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|Leiden University catalogue
|Why Women Rebel: A Comparative Study of South African Women's Resistance in Bloemfontein (1913) and Johannesburg (1958)
|Wells, Julia C.
|Journal of Southern African Studies
History and Exploration
Economics and Trade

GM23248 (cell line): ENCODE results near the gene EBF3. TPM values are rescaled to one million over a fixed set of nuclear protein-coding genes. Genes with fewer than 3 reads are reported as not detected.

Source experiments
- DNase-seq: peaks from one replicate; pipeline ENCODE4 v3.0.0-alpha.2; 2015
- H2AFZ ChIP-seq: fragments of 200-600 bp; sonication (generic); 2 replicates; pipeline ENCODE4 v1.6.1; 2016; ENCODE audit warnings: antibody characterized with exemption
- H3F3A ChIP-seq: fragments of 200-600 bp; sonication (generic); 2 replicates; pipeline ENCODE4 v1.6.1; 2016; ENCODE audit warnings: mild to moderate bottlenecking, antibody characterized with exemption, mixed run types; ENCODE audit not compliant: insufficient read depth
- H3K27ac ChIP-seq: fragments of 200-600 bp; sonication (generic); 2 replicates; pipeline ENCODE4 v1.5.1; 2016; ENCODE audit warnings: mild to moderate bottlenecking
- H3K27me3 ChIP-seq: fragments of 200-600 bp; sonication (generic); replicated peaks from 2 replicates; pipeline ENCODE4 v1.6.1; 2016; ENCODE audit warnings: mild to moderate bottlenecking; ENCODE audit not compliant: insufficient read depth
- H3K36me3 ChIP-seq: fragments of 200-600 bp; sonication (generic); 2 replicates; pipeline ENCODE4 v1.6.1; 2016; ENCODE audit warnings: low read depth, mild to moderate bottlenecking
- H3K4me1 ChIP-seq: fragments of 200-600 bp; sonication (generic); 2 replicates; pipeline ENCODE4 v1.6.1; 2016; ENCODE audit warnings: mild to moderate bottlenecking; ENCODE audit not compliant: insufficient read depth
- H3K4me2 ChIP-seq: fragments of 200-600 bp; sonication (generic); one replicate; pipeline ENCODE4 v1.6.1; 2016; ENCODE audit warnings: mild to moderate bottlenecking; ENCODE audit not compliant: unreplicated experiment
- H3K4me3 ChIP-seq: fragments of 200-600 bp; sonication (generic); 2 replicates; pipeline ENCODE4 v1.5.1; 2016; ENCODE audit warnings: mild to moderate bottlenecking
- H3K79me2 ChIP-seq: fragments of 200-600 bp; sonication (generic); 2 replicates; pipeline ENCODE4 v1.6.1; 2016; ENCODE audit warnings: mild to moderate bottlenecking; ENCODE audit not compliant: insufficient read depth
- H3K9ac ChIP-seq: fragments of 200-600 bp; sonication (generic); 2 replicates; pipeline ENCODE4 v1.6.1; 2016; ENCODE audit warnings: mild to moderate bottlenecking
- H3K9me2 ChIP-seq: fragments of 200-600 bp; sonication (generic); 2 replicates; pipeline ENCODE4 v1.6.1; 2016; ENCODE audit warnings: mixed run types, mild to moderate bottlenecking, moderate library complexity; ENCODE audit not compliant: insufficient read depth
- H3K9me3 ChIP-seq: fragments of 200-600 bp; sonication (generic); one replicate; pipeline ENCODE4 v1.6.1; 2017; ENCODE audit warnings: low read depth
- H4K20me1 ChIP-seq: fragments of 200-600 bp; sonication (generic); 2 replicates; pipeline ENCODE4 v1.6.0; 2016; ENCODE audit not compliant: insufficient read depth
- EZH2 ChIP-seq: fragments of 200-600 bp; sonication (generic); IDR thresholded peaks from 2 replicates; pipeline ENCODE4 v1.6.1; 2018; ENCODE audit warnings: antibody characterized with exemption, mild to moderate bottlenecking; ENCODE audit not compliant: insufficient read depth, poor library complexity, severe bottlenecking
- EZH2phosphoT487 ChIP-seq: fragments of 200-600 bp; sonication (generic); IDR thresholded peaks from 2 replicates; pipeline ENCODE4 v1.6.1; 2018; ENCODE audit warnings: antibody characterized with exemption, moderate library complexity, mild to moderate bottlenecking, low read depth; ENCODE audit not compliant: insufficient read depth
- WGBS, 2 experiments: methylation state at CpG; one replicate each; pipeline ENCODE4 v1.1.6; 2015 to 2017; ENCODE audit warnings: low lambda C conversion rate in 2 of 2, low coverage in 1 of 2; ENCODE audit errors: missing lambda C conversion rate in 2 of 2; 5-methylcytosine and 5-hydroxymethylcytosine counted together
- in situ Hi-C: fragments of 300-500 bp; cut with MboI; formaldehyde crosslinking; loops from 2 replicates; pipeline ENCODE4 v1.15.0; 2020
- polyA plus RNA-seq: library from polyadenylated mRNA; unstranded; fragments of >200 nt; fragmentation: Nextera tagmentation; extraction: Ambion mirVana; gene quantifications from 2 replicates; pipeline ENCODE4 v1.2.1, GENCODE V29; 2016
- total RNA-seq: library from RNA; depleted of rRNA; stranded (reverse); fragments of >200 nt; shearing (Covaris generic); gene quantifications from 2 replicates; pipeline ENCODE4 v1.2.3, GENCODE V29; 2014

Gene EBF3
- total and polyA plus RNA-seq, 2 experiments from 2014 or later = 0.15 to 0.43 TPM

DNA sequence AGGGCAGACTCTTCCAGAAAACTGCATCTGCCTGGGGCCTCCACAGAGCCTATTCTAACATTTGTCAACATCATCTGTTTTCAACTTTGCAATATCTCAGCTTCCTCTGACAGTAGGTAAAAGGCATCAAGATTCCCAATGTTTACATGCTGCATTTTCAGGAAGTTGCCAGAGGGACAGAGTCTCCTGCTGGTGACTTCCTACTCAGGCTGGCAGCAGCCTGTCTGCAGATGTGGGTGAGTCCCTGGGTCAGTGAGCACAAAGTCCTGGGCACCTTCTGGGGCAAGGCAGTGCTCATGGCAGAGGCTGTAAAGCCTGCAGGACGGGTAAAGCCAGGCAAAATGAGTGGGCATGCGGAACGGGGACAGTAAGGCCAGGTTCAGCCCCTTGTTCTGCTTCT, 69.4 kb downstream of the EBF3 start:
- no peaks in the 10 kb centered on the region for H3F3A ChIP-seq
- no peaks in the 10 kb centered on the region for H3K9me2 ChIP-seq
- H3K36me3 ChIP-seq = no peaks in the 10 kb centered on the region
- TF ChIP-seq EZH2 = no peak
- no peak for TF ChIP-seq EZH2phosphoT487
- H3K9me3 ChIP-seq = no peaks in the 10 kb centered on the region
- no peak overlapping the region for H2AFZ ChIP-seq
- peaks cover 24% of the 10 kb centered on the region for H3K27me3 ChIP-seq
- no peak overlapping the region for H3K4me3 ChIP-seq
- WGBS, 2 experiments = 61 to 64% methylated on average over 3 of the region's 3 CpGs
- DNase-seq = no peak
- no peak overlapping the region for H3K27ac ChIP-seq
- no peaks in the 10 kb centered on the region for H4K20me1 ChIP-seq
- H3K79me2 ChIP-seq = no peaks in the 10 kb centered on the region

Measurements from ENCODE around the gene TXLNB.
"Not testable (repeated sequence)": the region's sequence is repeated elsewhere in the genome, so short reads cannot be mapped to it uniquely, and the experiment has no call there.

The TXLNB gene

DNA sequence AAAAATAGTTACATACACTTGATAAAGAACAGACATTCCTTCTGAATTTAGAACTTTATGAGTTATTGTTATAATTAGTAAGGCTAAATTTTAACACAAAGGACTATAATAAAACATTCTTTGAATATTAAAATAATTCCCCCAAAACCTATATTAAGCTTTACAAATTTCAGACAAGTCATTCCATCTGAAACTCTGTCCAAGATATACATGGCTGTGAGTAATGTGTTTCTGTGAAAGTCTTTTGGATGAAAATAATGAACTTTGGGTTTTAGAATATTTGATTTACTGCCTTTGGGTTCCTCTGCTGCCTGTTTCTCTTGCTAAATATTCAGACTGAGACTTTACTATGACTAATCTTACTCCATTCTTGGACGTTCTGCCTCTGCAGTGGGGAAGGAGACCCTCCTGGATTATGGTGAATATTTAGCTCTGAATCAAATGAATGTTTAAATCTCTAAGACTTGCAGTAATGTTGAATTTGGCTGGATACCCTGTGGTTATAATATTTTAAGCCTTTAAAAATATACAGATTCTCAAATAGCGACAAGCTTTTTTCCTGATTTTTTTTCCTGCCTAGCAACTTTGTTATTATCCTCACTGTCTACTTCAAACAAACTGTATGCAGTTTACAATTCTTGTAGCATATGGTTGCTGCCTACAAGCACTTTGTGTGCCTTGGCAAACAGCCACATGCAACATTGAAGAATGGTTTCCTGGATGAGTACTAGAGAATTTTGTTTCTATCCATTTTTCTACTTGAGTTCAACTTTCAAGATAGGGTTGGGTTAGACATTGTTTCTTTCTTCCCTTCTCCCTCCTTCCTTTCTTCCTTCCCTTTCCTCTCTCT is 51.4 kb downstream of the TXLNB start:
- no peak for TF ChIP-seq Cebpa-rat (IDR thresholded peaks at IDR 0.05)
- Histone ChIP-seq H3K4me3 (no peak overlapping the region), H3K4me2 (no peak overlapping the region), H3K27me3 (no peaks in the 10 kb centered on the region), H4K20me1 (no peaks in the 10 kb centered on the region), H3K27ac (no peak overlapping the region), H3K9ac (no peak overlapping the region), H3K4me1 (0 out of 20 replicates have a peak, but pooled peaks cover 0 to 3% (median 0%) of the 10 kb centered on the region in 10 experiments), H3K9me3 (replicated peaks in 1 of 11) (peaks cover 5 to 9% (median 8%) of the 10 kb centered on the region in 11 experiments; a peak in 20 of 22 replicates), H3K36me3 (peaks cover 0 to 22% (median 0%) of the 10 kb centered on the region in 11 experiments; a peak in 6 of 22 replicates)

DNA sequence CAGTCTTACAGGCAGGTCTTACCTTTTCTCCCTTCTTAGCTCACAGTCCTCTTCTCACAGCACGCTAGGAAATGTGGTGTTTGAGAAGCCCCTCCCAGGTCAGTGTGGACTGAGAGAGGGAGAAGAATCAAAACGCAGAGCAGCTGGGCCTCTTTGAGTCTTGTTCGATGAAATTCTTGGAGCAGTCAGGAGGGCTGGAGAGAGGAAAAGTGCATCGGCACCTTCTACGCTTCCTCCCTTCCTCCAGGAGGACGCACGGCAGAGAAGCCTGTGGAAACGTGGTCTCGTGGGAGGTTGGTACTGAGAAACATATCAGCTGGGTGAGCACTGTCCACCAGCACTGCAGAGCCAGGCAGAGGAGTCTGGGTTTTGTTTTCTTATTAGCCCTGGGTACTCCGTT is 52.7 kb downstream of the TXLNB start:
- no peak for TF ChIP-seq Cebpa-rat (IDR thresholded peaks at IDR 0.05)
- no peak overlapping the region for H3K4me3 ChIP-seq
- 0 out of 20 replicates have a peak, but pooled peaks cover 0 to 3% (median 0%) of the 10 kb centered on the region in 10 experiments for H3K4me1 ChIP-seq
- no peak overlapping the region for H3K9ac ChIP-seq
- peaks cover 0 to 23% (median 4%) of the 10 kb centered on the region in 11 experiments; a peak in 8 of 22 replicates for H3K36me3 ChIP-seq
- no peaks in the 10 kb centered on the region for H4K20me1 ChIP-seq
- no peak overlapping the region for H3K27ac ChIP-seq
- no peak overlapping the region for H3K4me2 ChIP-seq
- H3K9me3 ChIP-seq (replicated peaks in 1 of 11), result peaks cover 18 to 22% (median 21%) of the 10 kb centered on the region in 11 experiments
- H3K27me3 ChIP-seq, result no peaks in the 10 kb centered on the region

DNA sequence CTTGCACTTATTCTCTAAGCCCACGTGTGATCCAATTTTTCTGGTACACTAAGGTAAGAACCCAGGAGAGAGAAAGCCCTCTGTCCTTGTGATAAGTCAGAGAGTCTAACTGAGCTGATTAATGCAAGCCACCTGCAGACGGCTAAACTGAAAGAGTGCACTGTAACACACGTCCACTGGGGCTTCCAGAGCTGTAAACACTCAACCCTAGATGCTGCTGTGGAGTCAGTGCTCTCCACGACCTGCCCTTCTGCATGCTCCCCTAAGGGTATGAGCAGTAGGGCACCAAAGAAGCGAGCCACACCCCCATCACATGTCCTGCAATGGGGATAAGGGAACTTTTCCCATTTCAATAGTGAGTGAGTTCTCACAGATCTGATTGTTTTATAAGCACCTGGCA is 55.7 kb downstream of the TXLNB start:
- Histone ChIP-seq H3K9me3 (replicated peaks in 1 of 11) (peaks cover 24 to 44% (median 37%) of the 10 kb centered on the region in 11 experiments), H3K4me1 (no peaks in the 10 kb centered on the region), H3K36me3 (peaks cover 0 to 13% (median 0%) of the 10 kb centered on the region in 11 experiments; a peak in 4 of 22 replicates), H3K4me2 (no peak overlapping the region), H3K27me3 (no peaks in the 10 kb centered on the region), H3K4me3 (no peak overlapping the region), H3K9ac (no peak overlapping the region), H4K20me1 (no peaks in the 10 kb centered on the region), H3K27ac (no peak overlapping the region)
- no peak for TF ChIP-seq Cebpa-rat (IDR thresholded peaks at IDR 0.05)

|When the South African government began issuing passes to African women in 1956, the ensuing resistance campaign focused on the theme of insult to female dignity and motherhood. The women's fear of arbitrary arrest by physically abusive policemen in search of the new identity documents fuelled an unprecedented surge of popular protests and demonstrations. Although quite widespread, the resistance of the fifties was not uniform. Its intensity varied considerably from place to place and time to time. Certain types of women were more active than others and some did not take part at all. Why? Clearly certain women felt there was much more at stake than simply the dignity of womanhood. Further, if passes alone did not consistently provoke resistance, then what made the women's response so much more militant than men's? To answer these questions the author examines the motives and the circumstances of two particular case studies of women's anti-pass resistance: the Bloemfontein 1913 campaign and the Johannesburg women's passive resistance of October 1958. Notes.